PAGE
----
Skip to main content

GOES-T Launch

NOAA's GOES-T

Earth in High Definition

Coming March 2022

Countdown to Launch: March 1st, 2022

2022-03-01T16:38:00

NOAA’s GOES-T is set for liftoff on an Atlas V rocket from Cape Canaveral Air Force Station in Florida. The two-hour launch window opens at 4:38 p.m. EST.

Road to the Launch

The GOES-T team has spent years building the instruments and spacecraft, integrating all of the satellite’s components, and conducting rigorous testing to make sure it can withstand the harsh conditions of launch and residing 22,236 miles above Earth. So it’s time to launch it into space, right? Not quite yet! 

Timeline

  • 2021: GOES-T Arrives 
  • 2021: Launch Vehicle Delivery
  • 2022: Satellite Fueling
  • 2022: Stacking the Rocket
  • 2022: Satellite Encapsulation
  • 2022: Satellite Mate to Launch Vehicle
  • 2022: Rollout to Launch Pad
GOES-T launch timeline

Mission Facts

NOAA’s GOES-T is the third satellite in the Geostationary Operational Environmental Satellites (GOES) – R Series, the Western Hemisphere’s most sophisticated weather-observing and environmental-monitoring system. The GOES-R Series provides advanced imagery and atmospheric measurements, real-time mapping of lightning activity, and monitoring of space weather.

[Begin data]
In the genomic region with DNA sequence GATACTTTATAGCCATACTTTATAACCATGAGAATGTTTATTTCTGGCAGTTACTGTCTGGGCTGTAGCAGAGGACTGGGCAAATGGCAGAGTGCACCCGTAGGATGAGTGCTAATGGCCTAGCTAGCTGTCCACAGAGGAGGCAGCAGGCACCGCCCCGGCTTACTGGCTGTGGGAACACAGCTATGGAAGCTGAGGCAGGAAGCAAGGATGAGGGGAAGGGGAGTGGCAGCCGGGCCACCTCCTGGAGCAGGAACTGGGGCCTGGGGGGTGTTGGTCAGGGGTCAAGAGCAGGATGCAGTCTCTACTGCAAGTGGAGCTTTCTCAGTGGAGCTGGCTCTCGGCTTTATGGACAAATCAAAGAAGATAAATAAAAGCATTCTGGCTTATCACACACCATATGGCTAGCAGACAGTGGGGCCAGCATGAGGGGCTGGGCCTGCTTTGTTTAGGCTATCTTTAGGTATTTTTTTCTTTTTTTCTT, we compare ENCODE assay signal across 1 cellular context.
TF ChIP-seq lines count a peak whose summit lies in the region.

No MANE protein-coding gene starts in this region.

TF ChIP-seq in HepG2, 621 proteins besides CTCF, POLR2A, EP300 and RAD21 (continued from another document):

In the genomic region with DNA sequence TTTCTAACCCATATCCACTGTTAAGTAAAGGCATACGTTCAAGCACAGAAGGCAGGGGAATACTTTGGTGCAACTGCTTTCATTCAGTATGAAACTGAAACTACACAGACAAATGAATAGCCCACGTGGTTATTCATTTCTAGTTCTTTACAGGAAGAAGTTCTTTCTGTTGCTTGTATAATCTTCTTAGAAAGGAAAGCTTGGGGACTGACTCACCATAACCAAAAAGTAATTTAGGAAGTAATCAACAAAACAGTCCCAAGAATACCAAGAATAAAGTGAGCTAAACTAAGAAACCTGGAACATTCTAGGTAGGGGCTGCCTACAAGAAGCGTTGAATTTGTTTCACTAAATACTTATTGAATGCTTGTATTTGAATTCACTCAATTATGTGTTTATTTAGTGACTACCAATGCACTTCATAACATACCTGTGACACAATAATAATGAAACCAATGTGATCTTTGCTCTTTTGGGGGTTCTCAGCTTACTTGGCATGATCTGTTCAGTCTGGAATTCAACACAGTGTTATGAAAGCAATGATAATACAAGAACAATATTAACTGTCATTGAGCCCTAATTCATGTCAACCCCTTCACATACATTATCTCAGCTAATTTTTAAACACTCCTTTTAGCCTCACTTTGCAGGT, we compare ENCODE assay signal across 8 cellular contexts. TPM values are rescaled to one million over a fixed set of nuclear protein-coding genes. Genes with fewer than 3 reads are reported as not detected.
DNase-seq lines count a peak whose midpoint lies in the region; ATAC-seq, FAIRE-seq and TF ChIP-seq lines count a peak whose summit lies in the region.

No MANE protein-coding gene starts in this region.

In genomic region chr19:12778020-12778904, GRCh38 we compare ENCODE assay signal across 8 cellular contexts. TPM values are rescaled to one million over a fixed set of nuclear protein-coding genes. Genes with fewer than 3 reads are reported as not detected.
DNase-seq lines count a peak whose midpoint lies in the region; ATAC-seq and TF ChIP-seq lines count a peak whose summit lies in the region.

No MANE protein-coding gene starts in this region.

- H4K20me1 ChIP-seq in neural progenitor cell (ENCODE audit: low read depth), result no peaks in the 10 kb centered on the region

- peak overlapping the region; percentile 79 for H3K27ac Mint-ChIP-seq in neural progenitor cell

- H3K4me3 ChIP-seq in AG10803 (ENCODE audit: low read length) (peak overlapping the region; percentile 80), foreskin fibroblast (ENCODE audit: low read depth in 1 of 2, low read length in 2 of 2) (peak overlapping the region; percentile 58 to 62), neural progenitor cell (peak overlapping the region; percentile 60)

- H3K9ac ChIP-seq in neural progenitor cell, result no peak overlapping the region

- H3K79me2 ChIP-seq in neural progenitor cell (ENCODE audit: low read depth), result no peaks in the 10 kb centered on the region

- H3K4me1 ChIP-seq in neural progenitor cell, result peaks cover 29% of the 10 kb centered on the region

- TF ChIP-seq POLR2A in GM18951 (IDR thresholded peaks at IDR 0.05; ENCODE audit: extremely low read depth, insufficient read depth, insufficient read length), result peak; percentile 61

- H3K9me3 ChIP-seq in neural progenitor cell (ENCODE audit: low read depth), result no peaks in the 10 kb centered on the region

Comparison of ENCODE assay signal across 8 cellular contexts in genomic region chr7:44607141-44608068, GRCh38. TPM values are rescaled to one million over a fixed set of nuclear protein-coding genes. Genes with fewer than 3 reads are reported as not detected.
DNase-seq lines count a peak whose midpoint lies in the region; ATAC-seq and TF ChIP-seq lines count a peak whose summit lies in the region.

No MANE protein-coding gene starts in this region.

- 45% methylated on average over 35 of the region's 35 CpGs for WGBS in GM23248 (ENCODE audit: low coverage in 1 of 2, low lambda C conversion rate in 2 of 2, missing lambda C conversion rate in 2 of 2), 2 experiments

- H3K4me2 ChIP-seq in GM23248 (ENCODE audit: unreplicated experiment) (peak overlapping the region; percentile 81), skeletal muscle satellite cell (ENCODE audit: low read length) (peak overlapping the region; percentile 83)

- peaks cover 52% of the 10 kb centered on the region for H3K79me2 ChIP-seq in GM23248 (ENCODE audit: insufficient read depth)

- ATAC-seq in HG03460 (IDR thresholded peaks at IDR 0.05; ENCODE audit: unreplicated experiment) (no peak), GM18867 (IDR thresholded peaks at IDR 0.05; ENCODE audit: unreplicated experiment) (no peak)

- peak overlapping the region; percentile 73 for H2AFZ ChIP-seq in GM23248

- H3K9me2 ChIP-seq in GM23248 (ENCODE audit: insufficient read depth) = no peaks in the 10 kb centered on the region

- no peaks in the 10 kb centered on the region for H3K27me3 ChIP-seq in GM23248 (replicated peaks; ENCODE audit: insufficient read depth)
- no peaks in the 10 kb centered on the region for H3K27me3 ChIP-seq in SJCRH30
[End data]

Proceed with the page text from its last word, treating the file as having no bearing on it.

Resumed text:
Location

GOES-18 will be positioned to monitor weather systems and hazards affecting the western contiguous United States, Alaska, Hawaii, Mexico, Central America, and the Pacific Ocean. In this position, the satellite will be known as "GOES West". 

GOES-18 will work in tandem with GOES-16, now serving as "GOES East".  Together, these satellites will watch over more than half the globe – from New Zealand to the west coast of Africa. The current GOES West (GOES-17) will become an on-orbit spare.

Benefits & Capabilities

As GOES West, GOES-18 will be positioned to watch over the western contiguous United States, Alaska, Hawaii, Mexico, Central America, and the Pacific Ocean. The satellite will be ideally located to monitor weather systems and hazards that most affect this region of the Western Hemisphere, including:

  • Atmospheric Weather
  • Environmental Hazard Monitoring 
  • Ocean Observations
  • Space Weather

 

Lightning strikes in the night sky

GOES-T Satellite 3D Model